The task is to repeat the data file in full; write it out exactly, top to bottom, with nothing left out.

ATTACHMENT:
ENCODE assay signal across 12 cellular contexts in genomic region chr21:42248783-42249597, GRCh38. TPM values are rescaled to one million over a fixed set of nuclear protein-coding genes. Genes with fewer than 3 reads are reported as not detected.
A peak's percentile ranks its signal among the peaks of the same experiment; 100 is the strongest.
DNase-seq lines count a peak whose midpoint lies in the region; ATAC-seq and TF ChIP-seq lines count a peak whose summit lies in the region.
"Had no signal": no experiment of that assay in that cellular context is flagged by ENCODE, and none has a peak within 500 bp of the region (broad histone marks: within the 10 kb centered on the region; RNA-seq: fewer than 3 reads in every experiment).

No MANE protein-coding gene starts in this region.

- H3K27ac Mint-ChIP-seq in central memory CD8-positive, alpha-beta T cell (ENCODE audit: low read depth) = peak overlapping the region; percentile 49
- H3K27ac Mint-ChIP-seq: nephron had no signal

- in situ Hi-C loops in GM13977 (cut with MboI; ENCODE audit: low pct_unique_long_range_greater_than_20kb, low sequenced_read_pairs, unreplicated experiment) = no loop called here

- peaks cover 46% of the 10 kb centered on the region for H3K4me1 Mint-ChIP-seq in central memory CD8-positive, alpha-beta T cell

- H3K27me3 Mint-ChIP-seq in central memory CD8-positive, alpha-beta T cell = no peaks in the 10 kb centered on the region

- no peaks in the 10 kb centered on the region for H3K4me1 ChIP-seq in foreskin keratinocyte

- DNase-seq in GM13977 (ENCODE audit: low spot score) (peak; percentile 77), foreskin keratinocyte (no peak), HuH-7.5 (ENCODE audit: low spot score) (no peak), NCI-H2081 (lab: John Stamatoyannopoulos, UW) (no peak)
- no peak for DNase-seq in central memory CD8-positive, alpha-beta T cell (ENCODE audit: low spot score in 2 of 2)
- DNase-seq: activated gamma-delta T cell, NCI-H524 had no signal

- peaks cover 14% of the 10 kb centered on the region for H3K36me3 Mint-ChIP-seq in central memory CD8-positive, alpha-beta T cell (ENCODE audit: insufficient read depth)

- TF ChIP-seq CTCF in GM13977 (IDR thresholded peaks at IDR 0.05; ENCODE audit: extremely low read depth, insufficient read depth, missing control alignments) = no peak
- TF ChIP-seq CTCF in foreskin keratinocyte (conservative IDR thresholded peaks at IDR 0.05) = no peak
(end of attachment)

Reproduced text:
ENCODE assay signal across 12 cellular contexts in genomic region chr21:42248783-42249597, GRCh38. TPM values are rescaled to one million over a fixed set of nuclear protein-coding genes. Genes with fewer than 3 reads are reported as not detected.
A peak's percentile ranks its signal among the peaks of the same experiment; 100 is the strongest.
DNase-seq lines count a peak whose midpoint lies in the region; ATAC-seq and TF ChIP-seq lines count a peak whose summit lies in the region.
"Had no signal": no experiment of that assay in that cellular context is flagged by ENCODE, and none has a peak within 500 bp of the region (broad histone marks: within the 10 kb centered on the region; RNA-seq: fewer than 3 reads in every experiment).

No MANE protein-coding gene starts in this region.

- H3K27ac Mint-ChIP-seq in central memory CD8-positive, alpha-beta T cell (ENCODE audit: low read depth) = peak overlapping the region; percentile 49
- H3K27ac Mint-ChIP-seq: nephron had no signal

- in situ Hi-C loops in GM13977 (cut with MboI; ENCODE audit: low pct_unique_long_range_greater_than_20kb, low sequenced_read_pairs, unreplicated experiment) = no loop called here

- peaks cover 46% of the 10 kb centered on the region for H3K4me1 Mint-ChIP-seq in central memory CD8-positive, alpha-beta T cell

- H3K27me3 Mint-ChIP-seq in central memory CD8-positive, alpha-beta T cell = no peaks in the 10 kb centered on the region

- no peaks in the 10 kb centered on the region for H3K4me1 ChIP-seq in foreskin keratinocyte

- DNase-seq in GM13977 (ENCODE audit: low spot score) (peak; percentile 77), foreskin keratinocyte (no peak), HuH-7.5 (ENCODE audit: low spot score) (no peak), NCI-H2081 (lab: John Stamatoyannopoulos, UW) (no peak)
- no peak for DNase-seq in central memory CD8-positive, alpha-beta T cell (ENCODE audit: low spot score in 2 of 2)
- DNase-seq: activated gamma-delta T cell, NCI-H524 had no signal

- peaks cover 14% of the 10 kb centered on the region for H3K36me3 Mint-ChIP-seq in central memory CD8-positive, alpha-beta T cell (ENCODE audit: insufficient read depth)

- TF ChIP-seq CTCF in GM13977 (IDR thresholded peaks at IDR 0.05; ENCODE audit: extremely low read depth, insufficient read depth, missing control alignments) = no peak
- TF ChIP-seq CTCF in foreskin keratinocyte (conservative IDR thresholded peaks at IDR 0.05) = no peak